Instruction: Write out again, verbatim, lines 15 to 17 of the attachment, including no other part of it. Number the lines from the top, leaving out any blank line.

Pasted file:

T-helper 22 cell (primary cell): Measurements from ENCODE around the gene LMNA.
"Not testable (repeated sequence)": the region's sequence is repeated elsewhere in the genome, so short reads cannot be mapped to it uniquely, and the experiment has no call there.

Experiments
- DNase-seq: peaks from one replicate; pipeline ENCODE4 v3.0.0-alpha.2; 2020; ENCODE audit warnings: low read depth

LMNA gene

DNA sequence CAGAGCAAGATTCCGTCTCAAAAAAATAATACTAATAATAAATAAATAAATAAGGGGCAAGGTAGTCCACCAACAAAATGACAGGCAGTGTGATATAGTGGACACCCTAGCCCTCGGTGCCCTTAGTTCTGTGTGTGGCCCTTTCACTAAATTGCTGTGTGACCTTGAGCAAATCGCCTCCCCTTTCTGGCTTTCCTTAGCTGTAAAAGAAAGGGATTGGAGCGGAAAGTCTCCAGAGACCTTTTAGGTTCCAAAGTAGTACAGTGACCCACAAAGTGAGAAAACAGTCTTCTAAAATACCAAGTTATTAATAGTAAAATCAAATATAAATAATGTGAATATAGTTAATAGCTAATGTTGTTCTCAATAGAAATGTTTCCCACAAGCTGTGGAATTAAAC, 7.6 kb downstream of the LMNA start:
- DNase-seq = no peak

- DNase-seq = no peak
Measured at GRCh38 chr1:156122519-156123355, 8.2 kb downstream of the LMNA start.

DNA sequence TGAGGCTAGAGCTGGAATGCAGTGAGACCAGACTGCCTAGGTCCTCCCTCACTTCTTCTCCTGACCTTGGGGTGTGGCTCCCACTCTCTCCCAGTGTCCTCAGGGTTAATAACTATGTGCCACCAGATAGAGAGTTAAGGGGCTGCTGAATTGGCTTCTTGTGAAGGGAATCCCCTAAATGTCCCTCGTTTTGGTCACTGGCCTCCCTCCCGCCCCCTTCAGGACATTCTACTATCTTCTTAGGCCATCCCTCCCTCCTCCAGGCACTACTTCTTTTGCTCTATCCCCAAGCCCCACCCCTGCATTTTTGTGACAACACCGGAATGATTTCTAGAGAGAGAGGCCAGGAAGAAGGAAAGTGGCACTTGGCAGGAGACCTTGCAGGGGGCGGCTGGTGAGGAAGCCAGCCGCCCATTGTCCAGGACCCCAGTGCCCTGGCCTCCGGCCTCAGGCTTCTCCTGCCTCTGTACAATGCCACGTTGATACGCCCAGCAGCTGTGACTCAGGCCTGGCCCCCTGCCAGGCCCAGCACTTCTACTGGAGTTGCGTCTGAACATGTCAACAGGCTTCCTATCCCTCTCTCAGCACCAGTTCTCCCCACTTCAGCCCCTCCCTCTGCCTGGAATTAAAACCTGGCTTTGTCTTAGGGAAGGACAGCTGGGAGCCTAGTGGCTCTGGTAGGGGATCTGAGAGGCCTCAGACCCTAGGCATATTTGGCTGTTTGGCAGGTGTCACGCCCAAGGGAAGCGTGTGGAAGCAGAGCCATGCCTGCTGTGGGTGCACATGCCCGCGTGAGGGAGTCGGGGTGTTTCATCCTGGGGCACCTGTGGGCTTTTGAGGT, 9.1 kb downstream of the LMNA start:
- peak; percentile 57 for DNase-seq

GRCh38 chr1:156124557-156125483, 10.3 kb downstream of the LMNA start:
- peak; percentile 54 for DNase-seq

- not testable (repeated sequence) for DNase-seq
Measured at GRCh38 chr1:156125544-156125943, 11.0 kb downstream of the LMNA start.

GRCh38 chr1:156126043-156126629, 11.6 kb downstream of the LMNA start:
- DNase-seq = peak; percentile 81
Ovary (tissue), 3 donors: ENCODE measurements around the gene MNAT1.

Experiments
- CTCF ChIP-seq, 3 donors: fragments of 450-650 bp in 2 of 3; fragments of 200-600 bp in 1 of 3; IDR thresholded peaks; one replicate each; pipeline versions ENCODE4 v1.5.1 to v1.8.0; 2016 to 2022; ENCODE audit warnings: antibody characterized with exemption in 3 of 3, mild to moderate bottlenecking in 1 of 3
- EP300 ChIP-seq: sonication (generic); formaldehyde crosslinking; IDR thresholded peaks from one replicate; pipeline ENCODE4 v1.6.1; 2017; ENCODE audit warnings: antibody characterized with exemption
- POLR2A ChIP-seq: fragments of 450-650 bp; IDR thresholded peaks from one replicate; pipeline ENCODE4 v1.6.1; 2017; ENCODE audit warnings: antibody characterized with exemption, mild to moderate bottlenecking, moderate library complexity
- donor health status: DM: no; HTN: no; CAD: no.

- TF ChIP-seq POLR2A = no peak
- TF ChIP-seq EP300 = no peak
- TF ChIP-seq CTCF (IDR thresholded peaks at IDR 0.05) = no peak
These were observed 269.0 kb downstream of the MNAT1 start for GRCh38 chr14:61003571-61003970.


Measured at GRCh38 chr1:156125544-156125943, 11.0 kb downstream of the LMNA start.

GRCh38 chr1:156126043-156126629, 11.6 kb downstream of the LMNA start:
- DNase-seq = peak; percentile 81